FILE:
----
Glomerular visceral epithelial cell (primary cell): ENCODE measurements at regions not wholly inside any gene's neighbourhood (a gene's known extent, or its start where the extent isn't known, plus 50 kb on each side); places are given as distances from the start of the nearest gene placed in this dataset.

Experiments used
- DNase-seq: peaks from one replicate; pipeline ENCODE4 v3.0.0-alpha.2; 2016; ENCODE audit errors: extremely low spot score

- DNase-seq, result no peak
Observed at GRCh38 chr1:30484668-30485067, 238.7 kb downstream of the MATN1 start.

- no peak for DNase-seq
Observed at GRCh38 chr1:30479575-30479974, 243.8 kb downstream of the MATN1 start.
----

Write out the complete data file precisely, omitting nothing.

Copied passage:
Glomerular visceral epithelial cell (primary cell): ENCODE measurements at regions not wholly inside any gene's neighbourhood (a gene's known extent, or its start where the extent isn't known, plus 50 kb on each side); places are given as distances from the start of the nearest gene placed in this dataset.

Experiments used
- DNase-seq: peaks from one replicate; pipeline ENCODE4 v3.0.0-alpha.2; 2016; ENCODE audit errors: extremely low spot score

- DNase-seq, result no peak
Observed at GRCh38 chr1:30484668-30485067, 238.7 kb downstream of the MATN1 start.

- no peak for DNase-seq
Observed at GRCh38 chr1:30479575-30479974, 243.8 kb downstream of the MATN1 start.